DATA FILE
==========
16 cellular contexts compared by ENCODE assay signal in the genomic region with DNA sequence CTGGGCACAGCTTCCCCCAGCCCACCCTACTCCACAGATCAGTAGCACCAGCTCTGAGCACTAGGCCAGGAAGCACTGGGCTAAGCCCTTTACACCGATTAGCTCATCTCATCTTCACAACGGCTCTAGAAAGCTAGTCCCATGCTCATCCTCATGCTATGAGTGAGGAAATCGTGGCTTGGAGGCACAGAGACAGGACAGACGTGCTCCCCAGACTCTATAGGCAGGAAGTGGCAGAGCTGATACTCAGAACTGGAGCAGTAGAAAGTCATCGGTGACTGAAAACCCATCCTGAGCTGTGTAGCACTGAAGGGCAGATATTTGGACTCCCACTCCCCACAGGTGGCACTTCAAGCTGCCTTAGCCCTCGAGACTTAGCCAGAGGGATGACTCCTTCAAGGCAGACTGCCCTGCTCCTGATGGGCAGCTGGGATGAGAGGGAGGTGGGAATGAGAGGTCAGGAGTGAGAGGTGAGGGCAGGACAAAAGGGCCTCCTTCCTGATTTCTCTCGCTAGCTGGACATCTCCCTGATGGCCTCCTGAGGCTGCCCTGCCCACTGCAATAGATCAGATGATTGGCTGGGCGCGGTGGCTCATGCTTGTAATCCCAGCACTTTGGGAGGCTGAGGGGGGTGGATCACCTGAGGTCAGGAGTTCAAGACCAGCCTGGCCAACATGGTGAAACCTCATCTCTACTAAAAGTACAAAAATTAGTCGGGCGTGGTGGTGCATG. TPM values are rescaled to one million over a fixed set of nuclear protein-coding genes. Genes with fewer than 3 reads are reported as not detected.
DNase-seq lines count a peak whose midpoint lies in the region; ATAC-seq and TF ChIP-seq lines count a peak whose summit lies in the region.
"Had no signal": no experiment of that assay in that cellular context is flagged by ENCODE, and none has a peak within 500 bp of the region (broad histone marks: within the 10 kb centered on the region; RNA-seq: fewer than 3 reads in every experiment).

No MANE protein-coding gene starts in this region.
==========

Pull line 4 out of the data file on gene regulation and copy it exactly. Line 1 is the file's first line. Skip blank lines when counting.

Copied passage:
No MANE protein-coding gene starts in this region.